Start With a Basic Selection

You’ll get the best results with pictures where the subject (its fur, hair, flower buds, etc.) is sharp and high-quality, and where it clearly stands out from the background. Refine Selection won’t work well on low-contrast, low-quality photos where the subject has a blurry outline.

Open your chosen photo in the Editor, choose your favorite selection tool, for example the Selection Brush (Shift+Q), and make a rough selection of your subject. Or not so rough—the less rough your selection, the faster you’ll get your selection finalized.

Selection Display Modes

To give you a better idea of what you really are and aren’t selecting, Zoner Photo Studio offers selection display modes. The Selection Display Mode button is at the top right, below the module-switching buttons. Click the little triangle next to it to see the list of modes.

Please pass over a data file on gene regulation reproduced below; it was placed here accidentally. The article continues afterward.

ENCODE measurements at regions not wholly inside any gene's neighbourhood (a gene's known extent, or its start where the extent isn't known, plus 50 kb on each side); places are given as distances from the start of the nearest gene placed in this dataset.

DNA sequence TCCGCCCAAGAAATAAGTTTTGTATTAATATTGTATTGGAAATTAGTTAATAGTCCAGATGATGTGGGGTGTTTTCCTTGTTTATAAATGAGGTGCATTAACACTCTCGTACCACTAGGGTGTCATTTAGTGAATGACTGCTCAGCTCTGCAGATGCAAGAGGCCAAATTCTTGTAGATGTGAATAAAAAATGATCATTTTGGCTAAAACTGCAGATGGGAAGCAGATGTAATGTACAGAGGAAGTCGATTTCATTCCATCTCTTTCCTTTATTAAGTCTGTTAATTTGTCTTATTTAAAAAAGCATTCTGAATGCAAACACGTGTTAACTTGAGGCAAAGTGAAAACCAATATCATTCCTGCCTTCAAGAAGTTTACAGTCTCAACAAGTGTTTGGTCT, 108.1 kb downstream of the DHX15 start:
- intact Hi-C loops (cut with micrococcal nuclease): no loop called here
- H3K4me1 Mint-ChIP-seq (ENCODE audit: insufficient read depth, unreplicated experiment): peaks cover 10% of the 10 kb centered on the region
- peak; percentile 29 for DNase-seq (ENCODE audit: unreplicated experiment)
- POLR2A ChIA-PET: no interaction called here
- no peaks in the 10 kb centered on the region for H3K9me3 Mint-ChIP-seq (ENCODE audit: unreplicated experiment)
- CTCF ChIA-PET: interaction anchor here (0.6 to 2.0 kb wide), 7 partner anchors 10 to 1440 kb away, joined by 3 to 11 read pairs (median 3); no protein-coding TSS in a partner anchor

Right now what we want is the Black and White mode. Selected areas are shown in white, and unselected in black. Areas that are “partially” selected are shown in gray. (These “partial” selections are used to make a selection gradually “fade in” so it feels more natural.) Black-and-white mode is very good for uncovering any mistakes that might degrade your final results. Consider turning off the Show Selection Outline option. That will hide the “marching ants” around your selection, enabling you to examine its outline in detail.

The Black and White selection

Now take a look at your selection and use the Selection Brush to fill in any spots you missed.

Lion with Black and White selection

The Black and White selection display mode helps you uncover any mistakes you may have made in your selection.

Refining the Selection

Now that you’ve laid down a solid foundation, it’s time to refine it—to finalize it.

  • Start by raising the Radius up from zero. The Radius determines how far from the original “black and white” border the program should seek the subject’s true outline (in this case, the lion’s mane).